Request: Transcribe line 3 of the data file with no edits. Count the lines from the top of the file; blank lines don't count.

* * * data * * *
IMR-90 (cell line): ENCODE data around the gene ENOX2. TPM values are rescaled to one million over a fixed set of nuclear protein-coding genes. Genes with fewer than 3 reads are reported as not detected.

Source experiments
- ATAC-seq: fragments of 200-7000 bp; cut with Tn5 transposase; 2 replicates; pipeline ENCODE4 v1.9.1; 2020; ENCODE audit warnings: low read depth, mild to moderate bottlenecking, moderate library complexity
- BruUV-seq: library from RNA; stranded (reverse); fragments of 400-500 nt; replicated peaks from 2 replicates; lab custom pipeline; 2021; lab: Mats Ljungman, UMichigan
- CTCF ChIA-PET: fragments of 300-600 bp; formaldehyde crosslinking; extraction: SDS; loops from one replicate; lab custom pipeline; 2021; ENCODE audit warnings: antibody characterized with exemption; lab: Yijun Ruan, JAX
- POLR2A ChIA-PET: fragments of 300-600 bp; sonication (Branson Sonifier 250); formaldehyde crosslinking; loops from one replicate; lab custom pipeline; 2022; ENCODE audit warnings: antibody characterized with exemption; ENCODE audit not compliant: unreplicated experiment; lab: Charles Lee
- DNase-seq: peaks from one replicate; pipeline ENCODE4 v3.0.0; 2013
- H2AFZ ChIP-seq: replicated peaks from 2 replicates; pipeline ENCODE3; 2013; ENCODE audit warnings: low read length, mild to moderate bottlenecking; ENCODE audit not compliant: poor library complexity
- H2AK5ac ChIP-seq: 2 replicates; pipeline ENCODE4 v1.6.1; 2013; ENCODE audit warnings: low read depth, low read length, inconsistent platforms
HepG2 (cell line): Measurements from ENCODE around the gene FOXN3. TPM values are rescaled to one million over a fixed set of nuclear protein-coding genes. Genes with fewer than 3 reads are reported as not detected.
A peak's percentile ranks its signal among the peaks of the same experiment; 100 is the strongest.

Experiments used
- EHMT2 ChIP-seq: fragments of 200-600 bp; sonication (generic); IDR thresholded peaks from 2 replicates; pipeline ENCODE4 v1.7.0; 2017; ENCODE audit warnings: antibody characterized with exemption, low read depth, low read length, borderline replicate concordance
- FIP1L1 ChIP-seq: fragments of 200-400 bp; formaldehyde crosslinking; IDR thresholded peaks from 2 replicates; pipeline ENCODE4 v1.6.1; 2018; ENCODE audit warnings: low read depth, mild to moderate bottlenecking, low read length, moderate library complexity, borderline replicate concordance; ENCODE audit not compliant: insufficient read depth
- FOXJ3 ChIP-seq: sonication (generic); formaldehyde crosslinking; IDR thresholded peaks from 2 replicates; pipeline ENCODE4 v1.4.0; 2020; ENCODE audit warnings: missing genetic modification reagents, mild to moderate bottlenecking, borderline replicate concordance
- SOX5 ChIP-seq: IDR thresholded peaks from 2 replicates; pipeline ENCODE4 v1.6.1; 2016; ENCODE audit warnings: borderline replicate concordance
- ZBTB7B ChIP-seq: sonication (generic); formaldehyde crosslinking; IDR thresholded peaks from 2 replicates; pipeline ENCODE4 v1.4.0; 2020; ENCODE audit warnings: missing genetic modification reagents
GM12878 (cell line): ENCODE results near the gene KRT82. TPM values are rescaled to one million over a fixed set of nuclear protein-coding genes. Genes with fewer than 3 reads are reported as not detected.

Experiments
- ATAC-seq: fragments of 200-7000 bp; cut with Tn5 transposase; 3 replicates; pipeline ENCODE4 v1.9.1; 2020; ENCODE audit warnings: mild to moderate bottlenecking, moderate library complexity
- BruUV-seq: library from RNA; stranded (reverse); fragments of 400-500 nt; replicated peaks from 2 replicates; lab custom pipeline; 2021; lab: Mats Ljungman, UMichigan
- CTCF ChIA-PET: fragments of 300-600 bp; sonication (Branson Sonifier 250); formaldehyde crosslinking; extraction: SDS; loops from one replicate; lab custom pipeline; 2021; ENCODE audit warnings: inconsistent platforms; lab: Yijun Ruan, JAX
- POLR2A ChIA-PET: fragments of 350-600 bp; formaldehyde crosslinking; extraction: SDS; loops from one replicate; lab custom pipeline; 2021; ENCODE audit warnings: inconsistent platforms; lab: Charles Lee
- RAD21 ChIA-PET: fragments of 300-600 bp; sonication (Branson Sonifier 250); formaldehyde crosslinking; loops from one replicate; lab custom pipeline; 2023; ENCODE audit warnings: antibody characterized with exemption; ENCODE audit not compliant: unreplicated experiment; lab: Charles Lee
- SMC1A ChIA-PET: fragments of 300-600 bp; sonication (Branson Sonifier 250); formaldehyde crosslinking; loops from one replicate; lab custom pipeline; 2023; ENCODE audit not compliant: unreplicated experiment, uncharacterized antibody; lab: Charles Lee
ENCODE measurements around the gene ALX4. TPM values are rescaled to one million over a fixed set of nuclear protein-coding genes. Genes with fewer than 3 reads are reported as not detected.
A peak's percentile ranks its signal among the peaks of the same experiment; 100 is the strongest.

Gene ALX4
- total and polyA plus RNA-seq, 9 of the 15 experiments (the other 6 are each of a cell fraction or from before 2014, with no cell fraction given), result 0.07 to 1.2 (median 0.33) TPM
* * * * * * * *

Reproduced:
- ATAC-seq: fragments of 200-7000 bp; cut with Tn5 transposase; 2 replicates; pipeline ENCODE4 v1.9.1; 2020; ENCODE audit warnings: low read depth, mild to moderate bottlenecking, moderate library complexity